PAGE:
with marketing and communications skills, and neighbors who need bikes, get them. >> we've had people who say i need a bike to get to a job interview, and a lot of time we'll loan them a bike to go do that. >>reporter: i think a lot of time when the people hear the word "kindness," it has lost a lot of its power. like the word nice, it feels kind of anemic. but you're describing something much more muscular. >> yes. it's a stance. it is also a practice. it is hard to be kind sometimes. >> you keep this in your pocket. you understand? >> you could drop in anywhere and find people like this, everyday people, doing these kinds of things. >> i'm name is dr. o'connell. what do you need, anything? >> reporter: dr. jim o'connell is the founding physician of the boston health care for the homeless program. >> i still think you have a little bit of a
concussion when you fell down. >> reporter: which serves more than 12,000 each year. >> is it blood pressure? >> it is blood pressure. it's okay. >> reporter: perhaps no one is the victim of more unkindness than the homeless. how do you people you serve see themselves? >> if there was a universal viewing that i would gather from the people we serve is that they are not only poor, but they're very lonely. homeless people wander the city all day long. no one ever says their name way any kind of dignity. >> reporter: 36 years ago, o'connell was planning to become an oncologist, when his mentor suggested he work for a year at a shelter. >> how bad are your foot? >> frostbite. >> reporter: the chief nurse told dr. o'connell to set aside the stethoscope and the medical bag. >> she put them aside and i had to soak feet. >> reporter: yes, soak
the feet of the homeless. >> it was probably the best thing that ever happened to me. because i was stopped in my tracks. i was used to going 100 miles per hour. >> you feel my thumb? >> and during that two months, i probably learned most of the foundations of the care we now provide. >> tell me, how is that? that will work? >> yeah. 100% better. >> reporter: that act would help build trust. >> it does. it is surprising. first of all, it puts the power structure so you're at the feet of the person and they are in charge. and i think just that symbolism of that, and the practicality of that, let people open up. >> reporter: when we pass a homeless person on the street, what should we do? >> the most important thing you can do is to look the person in the eye and just acknowledge them. really what they're looking for is not to be ignored. just saying hello to somebody rather than ignoring them is really, really powerful.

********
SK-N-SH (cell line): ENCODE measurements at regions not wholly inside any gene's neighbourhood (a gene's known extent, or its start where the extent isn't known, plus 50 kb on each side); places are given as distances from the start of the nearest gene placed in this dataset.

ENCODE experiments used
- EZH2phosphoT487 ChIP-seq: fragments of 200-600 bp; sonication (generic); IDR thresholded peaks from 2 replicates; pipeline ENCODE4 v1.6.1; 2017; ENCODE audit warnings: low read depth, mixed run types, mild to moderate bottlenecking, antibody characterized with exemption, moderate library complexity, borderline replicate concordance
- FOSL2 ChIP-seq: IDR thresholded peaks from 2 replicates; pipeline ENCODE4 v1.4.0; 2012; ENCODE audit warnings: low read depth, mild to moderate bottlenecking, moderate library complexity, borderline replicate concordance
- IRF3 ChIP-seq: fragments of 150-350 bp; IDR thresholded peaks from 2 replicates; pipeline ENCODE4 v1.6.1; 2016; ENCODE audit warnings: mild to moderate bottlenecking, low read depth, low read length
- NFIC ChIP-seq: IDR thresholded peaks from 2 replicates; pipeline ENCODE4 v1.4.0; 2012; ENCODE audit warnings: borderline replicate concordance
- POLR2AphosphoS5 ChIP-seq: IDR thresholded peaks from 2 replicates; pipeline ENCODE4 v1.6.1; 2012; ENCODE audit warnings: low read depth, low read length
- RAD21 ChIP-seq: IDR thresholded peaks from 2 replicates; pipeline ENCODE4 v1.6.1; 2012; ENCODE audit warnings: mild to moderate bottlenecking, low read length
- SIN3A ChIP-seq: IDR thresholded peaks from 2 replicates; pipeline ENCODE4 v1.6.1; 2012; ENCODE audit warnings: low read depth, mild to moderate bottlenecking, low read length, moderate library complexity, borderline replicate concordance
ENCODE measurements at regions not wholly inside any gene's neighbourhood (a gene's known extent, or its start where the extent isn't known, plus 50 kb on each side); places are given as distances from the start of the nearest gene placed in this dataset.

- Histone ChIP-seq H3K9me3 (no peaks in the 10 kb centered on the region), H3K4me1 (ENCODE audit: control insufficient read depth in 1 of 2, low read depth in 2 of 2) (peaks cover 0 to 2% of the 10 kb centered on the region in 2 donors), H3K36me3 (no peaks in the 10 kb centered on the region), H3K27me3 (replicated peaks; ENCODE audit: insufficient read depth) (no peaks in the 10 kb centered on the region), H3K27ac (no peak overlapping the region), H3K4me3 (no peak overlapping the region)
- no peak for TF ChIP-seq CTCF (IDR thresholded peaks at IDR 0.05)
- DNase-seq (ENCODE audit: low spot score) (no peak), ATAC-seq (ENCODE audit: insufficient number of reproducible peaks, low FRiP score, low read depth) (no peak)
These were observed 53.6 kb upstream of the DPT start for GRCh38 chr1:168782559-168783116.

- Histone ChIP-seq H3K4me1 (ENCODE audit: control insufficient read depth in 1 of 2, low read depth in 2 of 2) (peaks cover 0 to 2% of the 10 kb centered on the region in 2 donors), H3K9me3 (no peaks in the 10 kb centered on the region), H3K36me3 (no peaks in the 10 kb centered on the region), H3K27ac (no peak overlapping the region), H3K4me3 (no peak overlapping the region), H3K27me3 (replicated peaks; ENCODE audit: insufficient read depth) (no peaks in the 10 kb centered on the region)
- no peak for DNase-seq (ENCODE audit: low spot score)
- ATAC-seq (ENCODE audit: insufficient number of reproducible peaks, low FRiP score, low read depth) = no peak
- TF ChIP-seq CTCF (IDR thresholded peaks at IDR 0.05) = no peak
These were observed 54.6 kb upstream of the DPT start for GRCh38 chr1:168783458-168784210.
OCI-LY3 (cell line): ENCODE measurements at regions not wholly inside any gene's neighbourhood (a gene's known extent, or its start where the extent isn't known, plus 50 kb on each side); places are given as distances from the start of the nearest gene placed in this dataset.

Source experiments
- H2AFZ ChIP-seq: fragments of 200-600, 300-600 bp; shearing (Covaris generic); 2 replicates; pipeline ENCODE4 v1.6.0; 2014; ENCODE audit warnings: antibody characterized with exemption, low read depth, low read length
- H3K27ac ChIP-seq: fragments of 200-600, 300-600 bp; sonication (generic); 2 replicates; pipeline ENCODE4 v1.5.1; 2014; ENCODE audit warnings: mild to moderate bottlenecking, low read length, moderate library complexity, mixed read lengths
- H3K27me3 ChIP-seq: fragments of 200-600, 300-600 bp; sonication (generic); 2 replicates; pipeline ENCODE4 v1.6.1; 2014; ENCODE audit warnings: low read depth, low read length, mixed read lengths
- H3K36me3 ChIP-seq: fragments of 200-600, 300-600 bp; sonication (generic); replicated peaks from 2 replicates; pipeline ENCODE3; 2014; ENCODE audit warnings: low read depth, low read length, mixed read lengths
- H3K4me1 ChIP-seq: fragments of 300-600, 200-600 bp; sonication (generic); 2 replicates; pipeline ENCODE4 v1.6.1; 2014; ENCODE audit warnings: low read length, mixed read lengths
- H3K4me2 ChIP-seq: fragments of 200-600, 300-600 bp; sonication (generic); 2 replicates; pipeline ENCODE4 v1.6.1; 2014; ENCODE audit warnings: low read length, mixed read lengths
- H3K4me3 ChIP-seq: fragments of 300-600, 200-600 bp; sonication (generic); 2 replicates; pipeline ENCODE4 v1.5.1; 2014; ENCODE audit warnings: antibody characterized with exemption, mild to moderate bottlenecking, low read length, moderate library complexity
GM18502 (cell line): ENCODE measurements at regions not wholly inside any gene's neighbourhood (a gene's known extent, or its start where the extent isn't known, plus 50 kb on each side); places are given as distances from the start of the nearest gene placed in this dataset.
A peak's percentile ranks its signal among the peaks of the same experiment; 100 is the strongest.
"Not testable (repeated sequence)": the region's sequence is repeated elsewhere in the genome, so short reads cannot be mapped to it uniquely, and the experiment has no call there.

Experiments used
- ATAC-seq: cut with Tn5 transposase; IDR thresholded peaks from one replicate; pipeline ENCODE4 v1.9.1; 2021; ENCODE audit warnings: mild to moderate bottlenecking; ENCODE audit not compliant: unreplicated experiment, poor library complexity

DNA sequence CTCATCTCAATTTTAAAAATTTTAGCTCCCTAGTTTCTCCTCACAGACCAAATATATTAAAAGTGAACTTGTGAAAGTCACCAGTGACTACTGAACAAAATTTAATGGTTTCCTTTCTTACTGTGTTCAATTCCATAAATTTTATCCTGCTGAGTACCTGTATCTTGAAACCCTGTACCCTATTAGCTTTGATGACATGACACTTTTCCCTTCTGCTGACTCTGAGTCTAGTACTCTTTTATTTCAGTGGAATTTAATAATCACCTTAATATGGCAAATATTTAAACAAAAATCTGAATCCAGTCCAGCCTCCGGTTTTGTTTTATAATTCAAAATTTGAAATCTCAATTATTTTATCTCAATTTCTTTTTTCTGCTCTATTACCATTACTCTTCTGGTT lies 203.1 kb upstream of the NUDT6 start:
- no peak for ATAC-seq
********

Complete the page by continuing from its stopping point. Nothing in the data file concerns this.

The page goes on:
>> reporter: kindness is a power we all have. we just need to decide to use it. ♪ every emergen-c gives you a potent blend of nutrients so you can emerge your best with emergen-c. my gums are irritated. i don't have to worry about that, do i? harmful bacteria lurk just below the gum line. crest gum detoxify works below the gum line to neutralize harmful plaque bacteria and help reverse early gum damage. crest. here's to the duers. to all the people who realize they can du more with less asthma thanks to dupixent, the add-on treatment for specific types of moderate-to-severe asthma. dupixent isn't for sudden breathing problems.